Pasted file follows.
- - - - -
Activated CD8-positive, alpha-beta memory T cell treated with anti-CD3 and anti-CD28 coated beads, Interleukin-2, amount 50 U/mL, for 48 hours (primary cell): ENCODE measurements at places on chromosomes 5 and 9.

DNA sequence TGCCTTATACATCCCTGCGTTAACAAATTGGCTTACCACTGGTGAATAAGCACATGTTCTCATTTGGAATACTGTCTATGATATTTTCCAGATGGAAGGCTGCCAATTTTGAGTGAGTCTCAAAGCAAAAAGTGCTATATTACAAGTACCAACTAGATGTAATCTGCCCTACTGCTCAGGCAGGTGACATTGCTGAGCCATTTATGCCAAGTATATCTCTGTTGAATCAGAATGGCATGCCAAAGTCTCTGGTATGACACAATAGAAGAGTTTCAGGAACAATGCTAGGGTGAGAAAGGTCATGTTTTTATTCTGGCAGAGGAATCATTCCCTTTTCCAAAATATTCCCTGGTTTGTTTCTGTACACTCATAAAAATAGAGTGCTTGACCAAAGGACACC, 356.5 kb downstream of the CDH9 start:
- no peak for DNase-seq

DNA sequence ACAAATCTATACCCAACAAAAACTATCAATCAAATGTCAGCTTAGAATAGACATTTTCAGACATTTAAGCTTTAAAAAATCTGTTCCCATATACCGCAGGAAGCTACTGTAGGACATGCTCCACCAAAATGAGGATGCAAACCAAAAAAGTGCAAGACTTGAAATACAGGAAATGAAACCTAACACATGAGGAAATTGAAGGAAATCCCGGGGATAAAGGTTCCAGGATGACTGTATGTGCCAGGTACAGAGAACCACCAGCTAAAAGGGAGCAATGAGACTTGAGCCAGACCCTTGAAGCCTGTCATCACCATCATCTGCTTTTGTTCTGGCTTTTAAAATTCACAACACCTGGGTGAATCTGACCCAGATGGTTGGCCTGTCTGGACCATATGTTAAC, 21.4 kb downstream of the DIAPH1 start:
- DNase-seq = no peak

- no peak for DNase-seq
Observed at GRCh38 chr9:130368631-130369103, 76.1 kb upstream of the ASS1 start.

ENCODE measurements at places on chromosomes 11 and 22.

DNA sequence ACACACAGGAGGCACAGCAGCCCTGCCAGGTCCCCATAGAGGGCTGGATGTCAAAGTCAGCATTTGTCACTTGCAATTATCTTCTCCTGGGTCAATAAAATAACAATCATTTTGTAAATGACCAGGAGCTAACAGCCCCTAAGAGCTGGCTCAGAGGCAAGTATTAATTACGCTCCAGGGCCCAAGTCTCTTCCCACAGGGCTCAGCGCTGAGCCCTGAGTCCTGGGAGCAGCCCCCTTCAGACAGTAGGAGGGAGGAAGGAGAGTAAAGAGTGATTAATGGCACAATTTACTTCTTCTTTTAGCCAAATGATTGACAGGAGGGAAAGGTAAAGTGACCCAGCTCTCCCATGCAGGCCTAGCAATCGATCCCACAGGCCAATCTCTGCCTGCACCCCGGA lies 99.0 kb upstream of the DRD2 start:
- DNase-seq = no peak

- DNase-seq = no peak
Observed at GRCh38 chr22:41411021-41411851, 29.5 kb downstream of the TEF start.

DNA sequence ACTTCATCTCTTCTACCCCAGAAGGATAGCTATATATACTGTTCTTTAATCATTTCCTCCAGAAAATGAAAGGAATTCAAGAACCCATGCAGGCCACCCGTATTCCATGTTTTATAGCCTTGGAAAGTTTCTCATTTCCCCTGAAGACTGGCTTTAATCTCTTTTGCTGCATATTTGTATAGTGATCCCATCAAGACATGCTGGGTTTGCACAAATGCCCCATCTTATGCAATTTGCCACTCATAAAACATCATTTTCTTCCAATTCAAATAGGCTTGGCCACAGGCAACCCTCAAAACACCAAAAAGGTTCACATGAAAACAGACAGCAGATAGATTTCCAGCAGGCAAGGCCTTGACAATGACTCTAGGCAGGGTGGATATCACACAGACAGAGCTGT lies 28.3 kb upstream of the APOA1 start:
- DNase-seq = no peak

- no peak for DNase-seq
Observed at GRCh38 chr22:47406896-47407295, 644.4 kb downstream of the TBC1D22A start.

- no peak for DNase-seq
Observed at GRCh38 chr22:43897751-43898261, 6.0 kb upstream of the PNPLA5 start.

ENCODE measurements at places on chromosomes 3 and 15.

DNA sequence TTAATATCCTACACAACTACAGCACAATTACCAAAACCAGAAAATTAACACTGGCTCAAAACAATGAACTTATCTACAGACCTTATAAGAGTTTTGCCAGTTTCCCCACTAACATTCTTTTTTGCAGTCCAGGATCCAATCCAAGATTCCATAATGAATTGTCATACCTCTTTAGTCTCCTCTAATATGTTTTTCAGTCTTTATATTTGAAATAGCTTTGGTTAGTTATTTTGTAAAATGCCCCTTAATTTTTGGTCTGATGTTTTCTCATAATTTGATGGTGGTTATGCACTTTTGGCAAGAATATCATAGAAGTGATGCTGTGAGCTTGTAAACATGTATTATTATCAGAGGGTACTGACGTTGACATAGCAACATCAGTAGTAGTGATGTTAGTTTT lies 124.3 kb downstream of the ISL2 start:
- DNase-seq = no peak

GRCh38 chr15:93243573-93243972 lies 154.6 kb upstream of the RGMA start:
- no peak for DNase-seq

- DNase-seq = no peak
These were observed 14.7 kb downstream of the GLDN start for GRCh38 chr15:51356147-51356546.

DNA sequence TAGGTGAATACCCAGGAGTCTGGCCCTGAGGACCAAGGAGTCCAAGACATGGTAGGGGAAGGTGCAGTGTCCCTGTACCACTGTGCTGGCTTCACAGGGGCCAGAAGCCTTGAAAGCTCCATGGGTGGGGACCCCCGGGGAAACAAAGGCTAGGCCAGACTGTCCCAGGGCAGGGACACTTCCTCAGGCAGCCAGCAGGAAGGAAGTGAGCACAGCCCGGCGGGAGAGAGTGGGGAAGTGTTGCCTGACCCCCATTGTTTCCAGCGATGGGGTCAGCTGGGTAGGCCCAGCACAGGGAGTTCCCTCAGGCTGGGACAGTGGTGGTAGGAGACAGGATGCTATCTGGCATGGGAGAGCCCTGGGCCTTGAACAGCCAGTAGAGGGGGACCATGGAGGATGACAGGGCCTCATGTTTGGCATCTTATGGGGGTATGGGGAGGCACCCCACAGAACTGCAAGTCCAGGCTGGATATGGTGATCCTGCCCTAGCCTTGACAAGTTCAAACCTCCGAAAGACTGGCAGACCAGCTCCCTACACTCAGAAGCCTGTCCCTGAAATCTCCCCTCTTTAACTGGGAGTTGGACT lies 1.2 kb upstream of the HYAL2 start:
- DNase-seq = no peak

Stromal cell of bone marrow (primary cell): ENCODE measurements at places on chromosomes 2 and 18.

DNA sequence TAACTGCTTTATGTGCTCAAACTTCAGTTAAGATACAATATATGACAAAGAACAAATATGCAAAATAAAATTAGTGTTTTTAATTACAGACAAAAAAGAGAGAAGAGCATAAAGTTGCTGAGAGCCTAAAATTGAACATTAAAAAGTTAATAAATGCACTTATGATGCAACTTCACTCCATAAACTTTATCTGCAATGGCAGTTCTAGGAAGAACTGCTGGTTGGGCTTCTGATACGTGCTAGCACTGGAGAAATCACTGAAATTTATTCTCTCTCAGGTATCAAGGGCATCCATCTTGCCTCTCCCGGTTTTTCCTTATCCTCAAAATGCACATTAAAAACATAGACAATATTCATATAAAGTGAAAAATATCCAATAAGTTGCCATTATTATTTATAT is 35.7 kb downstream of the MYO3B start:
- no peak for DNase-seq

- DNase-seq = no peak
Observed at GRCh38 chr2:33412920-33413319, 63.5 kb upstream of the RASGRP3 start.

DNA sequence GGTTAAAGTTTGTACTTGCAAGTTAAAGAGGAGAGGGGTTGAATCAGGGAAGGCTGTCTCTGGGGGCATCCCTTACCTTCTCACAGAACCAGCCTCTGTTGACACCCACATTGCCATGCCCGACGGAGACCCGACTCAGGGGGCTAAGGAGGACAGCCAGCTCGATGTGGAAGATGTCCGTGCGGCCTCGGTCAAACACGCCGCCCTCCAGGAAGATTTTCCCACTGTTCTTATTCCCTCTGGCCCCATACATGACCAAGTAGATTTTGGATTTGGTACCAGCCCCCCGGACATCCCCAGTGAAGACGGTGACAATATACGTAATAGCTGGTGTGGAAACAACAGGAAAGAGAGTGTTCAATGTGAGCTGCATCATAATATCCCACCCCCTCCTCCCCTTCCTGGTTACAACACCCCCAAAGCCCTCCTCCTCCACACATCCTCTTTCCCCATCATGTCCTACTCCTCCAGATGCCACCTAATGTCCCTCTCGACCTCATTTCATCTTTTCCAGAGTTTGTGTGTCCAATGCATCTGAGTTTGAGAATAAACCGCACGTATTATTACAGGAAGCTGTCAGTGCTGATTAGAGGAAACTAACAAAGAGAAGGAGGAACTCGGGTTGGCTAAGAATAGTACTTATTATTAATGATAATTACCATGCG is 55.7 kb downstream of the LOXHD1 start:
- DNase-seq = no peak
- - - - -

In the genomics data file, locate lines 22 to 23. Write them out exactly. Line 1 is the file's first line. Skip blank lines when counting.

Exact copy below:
GRCh38 chr15:93243573-93243972 lies 154.6 kb upstream of the RGMA start:
- no peak for DNase-seq